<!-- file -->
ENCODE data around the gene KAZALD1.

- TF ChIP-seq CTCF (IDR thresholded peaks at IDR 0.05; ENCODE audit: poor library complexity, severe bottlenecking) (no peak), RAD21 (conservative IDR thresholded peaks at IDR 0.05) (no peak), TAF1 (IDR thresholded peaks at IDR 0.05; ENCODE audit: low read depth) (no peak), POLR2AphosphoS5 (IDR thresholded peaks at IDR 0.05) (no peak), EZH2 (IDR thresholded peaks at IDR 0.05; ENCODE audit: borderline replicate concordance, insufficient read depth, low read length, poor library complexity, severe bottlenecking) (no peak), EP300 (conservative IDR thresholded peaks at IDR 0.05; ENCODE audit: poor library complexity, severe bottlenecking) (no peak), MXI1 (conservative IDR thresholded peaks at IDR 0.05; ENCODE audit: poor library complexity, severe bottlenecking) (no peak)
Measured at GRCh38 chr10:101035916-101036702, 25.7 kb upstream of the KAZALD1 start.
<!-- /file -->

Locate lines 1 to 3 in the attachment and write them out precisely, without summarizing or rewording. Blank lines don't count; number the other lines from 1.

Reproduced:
ENCODE data around the gene KAZALD1.

- TF ChIP-seq CTCF (IDR thresholded peaks at IDR 0.05; ENCODE audit: poor library complexity, severe bottlenecking) (no peak), RAD21 (conservative IDR thresholded peaks at IDR 0.05) (no peak), TAF1 (IDR thresholded peaks at IDR 0.05; ENCODE audit: low read depth) (no peak), POLR2AphosphoS5 (IDR thresholded peaks at IDR 0.05) (no peak), EZH2 (IDR thresholded peaks at IDR 0.05; ENCODE audit: borderline replicate concordance, insufficient read depth, low read length, poor library complexity, severe bottlenecking) (no peak), EP300 (conservative IDR thresholded peaks at IDR 0.05; ENCODE audit: poor library complexity, severe bottlenecking) (no peak), MXI1 (conservative IDR thresholded peaks at IDR 0.05; ENCODE audit: poor library complexity, severe bottlenecking) (no peak)
Measured at GRCh38 chr10:101035916-101036702, 25.7 kb upstream of the KAZALD1 start.